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In Graham Bell's book Selection, it's written:

To some it may be a cause of regret that the natural world cannot be understood in terms of a single set of rules and laws, but at least, so far as we know, the whole of the natural world can be understood in terms of just two general systems, and no more. This book is an account of one of these, in the context of biological systems. It is an account of the Second Science

The first system or process is Selection. What is the second?

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closed as primarily opinion-based by Remi.b, Bryan Krause, David, James, another 'Homo sapien' Apr 6 '17 at 15:49

Many good questions generate some degree of opinion based on expert experience, but answers to this question will tend to be almost entirely based on opinions, rather than facts, references, or specific expertise. If this question can be reworded to fit the rules in the help center, please edit the question.

  • $\begingroup$ I wonder if it might be genetic drift? $\endgroup$ – Kara Apr 5 '17 at 23:00
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    $\begingroup$ The categorization of the entire of knowledge regarding the natural world is sexy but the categories aren't necessarily natural (wiki > natural category). 99.999% of scientists (me included even if I am an evolutionary biologist) would disagree to consider the the process of selection would hold half of the knowledge we have about the natural world. It does not even hold half of our knowledge in evolutionary biology! $\endgroup$ – Remi.b Apr 5 '17 at 23:03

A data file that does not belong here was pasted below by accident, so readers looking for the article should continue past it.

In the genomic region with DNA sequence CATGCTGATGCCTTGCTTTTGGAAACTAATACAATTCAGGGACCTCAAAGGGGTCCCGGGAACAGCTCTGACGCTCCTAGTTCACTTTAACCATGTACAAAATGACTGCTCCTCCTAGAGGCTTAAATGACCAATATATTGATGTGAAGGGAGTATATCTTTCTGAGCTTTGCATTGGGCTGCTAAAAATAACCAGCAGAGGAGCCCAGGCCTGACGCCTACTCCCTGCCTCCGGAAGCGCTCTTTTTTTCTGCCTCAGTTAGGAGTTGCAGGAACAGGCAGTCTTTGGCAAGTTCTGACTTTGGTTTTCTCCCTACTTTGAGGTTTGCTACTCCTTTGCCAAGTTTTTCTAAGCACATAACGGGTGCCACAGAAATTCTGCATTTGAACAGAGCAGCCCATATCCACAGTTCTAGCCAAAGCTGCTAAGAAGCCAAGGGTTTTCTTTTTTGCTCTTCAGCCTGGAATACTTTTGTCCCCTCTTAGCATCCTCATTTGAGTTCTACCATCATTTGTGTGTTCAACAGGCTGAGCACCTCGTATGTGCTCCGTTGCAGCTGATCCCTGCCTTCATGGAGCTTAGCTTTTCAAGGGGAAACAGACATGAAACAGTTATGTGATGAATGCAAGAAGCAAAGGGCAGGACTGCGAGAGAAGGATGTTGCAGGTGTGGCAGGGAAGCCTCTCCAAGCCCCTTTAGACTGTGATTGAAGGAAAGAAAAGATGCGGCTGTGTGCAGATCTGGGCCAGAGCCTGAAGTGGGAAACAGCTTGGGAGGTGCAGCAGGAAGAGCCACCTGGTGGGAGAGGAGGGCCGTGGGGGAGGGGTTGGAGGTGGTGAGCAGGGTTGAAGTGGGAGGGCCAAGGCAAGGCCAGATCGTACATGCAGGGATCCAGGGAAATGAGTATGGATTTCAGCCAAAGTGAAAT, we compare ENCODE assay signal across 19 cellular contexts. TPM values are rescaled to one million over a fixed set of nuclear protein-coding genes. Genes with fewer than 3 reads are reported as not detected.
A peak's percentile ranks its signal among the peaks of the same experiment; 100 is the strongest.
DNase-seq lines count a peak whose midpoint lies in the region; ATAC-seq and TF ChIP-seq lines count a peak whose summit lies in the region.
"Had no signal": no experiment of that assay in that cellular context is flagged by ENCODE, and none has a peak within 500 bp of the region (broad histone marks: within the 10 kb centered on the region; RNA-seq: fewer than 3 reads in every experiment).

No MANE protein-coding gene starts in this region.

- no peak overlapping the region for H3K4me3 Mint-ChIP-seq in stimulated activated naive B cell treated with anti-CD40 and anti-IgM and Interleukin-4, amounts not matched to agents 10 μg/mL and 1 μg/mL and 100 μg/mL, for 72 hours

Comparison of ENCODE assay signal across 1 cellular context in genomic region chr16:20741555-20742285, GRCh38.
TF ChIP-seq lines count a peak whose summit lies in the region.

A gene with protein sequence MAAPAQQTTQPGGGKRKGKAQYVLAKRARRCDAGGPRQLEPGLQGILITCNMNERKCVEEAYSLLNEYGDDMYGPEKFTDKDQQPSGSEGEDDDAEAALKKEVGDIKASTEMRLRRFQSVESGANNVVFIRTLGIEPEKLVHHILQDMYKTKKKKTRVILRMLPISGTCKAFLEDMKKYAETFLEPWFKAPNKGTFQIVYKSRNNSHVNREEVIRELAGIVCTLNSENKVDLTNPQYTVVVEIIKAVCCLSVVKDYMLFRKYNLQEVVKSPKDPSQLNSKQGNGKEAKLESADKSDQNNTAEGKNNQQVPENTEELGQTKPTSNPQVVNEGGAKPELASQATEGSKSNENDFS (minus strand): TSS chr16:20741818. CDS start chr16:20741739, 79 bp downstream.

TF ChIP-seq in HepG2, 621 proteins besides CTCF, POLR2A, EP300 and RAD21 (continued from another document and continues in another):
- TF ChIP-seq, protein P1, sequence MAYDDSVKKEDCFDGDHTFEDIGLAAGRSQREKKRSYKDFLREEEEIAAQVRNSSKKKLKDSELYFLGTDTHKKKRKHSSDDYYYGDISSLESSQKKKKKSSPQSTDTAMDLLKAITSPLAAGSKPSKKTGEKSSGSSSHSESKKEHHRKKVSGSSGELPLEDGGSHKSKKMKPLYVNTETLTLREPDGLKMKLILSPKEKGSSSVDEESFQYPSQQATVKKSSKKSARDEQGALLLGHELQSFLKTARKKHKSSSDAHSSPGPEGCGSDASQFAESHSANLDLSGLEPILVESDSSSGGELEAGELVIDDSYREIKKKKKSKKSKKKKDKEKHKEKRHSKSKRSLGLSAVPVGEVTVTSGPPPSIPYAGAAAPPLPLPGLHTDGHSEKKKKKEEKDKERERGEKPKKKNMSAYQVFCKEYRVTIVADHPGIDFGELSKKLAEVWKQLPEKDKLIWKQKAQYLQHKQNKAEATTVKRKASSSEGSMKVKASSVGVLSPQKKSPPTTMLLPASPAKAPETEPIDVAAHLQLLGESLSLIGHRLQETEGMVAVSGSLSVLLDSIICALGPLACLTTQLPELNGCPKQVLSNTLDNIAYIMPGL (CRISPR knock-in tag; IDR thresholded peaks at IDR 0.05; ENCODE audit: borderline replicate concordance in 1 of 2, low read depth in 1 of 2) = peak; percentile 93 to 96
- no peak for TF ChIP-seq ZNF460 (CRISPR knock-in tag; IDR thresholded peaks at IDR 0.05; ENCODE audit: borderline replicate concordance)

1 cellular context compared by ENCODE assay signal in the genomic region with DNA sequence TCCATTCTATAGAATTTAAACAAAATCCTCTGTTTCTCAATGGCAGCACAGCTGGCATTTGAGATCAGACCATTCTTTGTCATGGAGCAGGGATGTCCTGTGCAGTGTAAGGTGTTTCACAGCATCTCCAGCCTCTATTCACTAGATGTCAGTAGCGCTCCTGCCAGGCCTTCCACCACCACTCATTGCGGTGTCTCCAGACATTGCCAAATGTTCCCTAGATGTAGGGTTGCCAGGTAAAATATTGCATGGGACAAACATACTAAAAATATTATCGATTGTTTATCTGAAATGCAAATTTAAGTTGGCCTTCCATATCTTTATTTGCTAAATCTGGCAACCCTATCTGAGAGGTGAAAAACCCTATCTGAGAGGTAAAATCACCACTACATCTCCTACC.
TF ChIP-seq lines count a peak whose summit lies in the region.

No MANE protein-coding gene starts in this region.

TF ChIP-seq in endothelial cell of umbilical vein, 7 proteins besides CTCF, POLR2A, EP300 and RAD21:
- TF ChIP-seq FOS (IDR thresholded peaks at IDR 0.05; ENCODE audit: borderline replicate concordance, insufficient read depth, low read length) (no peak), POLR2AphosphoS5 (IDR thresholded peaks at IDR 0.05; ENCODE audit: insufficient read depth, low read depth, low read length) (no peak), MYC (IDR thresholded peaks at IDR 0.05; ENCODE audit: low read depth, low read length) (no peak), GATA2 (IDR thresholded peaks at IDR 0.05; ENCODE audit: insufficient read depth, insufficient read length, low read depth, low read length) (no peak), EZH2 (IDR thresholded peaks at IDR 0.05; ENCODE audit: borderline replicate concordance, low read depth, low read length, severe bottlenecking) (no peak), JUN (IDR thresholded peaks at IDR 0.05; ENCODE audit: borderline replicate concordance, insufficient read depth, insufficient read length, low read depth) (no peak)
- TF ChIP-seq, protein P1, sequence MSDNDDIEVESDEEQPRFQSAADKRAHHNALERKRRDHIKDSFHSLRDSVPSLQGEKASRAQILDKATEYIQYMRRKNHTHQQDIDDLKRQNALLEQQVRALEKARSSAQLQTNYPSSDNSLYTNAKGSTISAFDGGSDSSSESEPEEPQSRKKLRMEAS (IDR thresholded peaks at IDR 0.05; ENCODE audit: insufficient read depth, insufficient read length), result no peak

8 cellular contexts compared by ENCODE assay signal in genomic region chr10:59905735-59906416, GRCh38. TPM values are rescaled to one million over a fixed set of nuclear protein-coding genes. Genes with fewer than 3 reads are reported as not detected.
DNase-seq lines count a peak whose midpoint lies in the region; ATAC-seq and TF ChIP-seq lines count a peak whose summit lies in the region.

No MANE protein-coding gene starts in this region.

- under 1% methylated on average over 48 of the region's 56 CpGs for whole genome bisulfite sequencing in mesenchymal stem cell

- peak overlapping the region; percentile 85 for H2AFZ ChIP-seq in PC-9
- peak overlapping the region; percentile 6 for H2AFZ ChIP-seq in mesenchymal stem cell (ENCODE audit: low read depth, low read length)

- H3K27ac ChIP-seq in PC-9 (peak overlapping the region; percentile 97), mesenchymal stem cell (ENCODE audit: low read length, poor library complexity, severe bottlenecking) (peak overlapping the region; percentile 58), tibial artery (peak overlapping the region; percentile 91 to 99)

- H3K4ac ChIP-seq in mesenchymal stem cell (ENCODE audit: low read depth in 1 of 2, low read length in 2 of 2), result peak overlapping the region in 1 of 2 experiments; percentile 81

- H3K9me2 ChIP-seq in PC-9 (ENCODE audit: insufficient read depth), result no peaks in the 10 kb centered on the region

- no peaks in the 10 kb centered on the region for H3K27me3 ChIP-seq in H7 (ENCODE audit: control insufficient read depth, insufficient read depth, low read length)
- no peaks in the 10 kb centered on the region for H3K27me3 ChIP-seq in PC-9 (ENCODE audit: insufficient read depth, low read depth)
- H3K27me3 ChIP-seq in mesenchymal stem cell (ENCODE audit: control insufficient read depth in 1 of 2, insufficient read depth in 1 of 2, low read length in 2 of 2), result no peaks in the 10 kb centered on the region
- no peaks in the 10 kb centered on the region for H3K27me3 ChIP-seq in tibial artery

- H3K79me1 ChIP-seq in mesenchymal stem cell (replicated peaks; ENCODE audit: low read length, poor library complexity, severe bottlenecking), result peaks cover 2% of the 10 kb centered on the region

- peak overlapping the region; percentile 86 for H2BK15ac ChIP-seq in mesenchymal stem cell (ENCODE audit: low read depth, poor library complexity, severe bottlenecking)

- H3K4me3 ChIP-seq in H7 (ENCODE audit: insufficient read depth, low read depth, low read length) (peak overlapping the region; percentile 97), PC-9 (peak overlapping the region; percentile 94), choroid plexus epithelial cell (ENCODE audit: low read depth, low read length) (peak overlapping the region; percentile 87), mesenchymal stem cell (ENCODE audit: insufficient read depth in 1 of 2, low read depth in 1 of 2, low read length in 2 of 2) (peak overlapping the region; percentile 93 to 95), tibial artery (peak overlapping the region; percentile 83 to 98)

• $\begingroup$ In any case, whether his saying makes sense (or even whether the question of what he says) is a matter of opinion and is therefore off-topic. $\endgroup$ – Remi.b Apr 5 '17 at 23:03
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    $\begingroup$ @M.Beausoleil As a rule, questions that evoke discussion aren't good SE questions. The point is to produce questions that have an answer that can be accepted as the best answer out of fact and presentation, not out of rhetoric. $\endgroup$ – Bryan Krause Apr 6 '17 at 0:05
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    $\begingroup$ On reading the rest of that passage via google books I think you and others are simply interpreting it wrong. He isn't saying Selection is one of the two ways to understand the world he is saying that one approach is to reduce to basic principles, like physics and chemistry, and the other is that this isn't possible. He is saying his book is one example of an attempt to understand something that cannot be reduced to basic principles alone. $\endgroup$ – Bryan Krause Apr 6 '17 at 0:17